Friday, 13 September 2013

Cultural Clashes

Negotiating a new culture in a foreign land can be the biggest challenge for expats who have just arrived in their new home. Cultural clashes do not only mean a difference in religion, food, dress, and language but even the little things can make an expat feel completely out of their depth. If you are fortunate to speak the language, it is still necessary to understand foreign customs better than the average tourist. The most important thing is to try not to offend any locals whilst navigating this cultural minefield.

As an expat in a new country, communicating with locals can be tricky if you don’t speak the language. It can be tempting to turn to what you presume are international hand gestures to get your point across. However, the most innocent of gestures can cause offence once you travel across a border, which some expats discover the hard way. Here are a few examples of what to avoid….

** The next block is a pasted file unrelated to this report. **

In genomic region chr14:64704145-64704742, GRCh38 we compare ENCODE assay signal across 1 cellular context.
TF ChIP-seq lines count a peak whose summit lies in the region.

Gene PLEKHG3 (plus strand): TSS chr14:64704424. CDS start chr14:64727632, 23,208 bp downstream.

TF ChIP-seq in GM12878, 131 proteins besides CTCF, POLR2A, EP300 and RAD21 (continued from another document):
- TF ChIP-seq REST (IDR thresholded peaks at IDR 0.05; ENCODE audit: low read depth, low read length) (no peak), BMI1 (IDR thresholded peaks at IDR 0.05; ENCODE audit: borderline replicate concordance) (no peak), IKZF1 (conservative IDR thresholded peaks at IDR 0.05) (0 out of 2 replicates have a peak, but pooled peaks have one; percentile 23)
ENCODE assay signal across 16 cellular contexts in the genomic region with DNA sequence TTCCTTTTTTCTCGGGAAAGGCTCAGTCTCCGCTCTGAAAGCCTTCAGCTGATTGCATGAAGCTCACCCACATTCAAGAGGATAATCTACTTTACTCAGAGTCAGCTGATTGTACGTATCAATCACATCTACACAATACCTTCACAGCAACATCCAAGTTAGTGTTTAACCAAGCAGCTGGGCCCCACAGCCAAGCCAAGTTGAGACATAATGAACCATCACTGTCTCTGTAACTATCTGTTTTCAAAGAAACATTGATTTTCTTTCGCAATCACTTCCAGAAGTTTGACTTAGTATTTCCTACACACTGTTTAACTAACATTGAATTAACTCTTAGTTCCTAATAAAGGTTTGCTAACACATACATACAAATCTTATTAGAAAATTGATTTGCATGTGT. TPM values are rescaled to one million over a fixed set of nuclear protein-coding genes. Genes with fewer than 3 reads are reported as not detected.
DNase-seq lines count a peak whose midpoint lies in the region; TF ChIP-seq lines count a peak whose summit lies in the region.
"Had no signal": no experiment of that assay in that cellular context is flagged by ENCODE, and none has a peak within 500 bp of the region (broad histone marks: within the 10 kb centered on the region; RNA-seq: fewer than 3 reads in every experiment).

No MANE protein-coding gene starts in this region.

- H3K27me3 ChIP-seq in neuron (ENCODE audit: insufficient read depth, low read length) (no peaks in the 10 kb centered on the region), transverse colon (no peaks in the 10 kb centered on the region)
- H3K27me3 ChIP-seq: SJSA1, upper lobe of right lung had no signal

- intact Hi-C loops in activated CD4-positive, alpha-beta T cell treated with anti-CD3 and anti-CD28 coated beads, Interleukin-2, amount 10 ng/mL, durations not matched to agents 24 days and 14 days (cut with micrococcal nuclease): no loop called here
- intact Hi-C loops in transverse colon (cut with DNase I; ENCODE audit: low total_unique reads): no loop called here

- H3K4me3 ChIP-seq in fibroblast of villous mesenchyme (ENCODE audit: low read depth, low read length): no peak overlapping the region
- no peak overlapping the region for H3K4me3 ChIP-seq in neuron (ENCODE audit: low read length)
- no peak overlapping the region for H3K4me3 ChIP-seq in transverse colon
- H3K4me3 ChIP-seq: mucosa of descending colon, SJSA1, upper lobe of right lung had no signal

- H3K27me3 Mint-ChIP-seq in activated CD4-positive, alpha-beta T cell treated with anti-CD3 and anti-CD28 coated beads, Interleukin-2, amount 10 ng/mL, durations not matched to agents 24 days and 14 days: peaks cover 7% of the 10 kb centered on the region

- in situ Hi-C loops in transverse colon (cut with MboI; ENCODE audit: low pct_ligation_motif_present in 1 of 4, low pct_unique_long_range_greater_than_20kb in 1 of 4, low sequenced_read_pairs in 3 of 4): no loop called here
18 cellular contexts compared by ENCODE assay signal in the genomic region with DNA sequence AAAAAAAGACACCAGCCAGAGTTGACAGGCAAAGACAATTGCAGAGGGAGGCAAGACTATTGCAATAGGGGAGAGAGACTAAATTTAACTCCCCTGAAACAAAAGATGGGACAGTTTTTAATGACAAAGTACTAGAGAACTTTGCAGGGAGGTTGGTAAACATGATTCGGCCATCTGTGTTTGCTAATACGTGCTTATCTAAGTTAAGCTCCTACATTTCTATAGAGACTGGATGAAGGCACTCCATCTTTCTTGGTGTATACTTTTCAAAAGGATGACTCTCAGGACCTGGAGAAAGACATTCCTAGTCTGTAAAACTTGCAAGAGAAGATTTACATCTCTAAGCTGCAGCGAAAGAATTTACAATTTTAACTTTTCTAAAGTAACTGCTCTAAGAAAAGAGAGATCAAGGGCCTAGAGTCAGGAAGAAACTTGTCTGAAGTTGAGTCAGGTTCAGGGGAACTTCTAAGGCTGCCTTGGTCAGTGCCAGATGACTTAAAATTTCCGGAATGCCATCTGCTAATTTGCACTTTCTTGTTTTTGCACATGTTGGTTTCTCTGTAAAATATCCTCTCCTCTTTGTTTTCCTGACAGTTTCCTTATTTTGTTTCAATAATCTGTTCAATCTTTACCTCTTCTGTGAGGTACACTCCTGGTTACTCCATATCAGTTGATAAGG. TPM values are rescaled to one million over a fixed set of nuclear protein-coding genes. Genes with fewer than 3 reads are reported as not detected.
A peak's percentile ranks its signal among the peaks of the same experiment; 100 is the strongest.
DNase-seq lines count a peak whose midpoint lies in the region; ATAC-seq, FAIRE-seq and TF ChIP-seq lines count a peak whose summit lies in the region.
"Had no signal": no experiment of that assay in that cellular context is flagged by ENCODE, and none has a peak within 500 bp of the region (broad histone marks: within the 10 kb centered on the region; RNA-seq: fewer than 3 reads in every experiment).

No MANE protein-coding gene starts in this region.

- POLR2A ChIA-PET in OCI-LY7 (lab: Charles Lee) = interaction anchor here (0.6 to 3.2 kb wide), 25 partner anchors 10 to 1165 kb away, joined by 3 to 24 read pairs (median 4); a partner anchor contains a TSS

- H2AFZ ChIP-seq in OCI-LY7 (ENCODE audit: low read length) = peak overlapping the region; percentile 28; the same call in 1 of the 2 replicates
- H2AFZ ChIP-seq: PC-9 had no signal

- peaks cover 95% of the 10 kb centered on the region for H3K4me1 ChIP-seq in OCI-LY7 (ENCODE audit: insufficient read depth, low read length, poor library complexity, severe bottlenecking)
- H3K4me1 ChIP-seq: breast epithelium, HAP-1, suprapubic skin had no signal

The ‘OK’ sign used in some countries using your hand actually means many different things around the world. In Brazil, Germany, Russia and other places, it is an obscene gesture used to depict something very different! In Japan, the same symbol represents ‘money’, and in France it simply means ‘zero’. Beware that it is not ok to use the ‘OK’ sign in some places!

The gesture used to symbolise horns in the US that is commonly use in rock and roll has a very different meaning in Italy. The Italians call it ‘il cornuto’, which means that you are being cuckolded, that is, that your wife is cheating on you. Also, it is considered a curse in some African countries, and is an offensive gesture in many other parts of the world.

The 'thumbs-up’ gesture is commonly used in many cultures to signify that all is well. However, when used in Greece, the Middle East or Australia it is a very rude gesture. The ‘thumbs-up’ gesture can also be problematic when it comes to counting on your fingers. In Germany and Hungary, holding your thumb up is used to represent the number 1, but in Japan it means the number 5!